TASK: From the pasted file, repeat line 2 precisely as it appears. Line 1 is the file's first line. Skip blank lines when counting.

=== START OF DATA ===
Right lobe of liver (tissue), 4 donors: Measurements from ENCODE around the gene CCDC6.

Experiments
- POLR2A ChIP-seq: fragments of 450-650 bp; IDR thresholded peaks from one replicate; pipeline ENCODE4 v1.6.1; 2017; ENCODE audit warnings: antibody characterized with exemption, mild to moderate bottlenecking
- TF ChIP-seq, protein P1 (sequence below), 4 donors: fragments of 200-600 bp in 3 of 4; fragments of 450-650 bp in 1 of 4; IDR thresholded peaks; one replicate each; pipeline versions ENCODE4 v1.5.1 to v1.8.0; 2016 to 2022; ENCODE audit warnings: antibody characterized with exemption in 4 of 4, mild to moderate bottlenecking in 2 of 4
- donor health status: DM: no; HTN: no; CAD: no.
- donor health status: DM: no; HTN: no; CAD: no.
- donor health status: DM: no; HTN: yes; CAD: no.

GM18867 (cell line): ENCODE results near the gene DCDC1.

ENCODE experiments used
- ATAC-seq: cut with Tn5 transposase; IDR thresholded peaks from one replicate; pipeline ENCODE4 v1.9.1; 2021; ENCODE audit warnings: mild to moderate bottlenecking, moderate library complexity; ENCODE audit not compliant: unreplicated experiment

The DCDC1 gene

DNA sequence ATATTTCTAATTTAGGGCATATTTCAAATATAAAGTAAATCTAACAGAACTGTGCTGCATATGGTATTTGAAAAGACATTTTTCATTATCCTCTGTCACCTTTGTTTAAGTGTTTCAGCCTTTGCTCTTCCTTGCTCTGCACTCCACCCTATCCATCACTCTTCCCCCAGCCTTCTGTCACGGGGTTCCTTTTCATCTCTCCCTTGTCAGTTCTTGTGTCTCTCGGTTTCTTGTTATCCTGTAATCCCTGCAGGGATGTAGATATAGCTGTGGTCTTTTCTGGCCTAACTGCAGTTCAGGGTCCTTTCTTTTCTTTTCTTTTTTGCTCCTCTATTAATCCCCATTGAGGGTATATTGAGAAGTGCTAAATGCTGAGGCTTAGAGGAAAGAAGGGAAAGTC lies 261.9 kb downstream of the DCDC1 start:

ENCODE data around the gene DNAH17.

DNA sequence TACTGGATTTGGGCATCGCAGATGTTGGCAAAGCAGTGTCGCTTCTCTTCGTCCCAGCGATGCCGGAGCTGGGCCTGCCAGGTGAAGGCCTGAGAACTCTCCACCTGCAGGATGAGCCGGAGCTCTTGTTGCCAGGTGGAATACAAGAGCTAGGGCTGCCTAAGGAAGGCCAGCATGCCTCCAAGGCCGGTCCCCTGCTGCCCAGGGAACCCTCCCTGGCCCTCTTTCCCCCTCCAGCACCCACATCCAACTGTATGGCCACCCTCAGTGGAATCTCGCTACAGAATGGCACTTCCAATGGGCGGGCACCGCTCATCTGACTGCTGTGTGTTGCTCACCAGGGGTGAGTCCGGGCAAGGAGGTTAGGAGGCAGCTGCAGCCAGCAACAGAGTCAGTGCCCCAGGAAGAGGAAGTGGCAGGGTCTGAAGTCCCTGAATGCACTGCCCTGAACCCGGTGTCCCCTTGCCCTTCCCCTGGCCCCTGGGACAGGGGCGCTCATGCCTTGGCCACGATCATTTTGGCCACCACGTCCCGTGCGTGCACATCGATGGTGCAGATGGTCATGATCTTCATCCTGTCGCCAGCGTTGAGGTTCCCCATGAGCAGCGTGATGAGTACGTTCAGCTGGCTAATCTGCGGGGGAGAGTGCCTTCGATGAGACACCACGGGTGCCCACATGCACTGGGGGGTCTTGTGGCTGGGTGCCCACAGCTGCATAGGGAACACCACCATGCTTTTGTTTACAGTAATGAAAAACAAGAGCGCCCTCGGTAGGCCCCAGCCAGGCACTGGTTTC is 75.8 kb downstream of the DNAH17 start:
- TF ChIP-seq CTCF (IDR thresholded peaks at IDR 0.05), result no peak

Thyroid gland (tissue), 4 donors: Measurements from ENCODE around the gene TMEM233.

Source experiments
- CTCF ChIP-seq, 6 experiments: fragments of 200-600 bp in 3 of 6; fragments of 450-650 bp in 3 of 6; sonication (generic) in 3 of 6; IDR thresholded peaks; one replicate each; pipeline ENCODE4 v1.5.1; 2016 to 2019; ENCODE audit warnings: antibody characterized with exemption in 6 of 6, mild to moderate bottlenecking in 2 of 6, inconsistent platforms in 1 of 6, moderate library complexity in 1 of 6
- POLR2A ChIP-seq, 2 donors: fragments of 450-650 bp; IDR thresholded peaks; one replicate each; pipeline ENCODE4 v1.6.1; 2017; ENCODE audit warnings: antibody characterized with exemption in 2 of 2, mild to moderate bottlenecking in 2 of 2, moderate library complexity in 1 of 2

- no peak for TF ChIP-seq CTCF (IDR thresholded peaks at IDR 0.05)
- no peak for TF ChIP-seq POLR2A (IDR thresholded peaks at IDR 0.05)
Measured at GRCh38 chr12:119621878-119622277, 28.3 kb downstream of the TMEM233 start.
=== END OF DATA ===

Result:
Experiments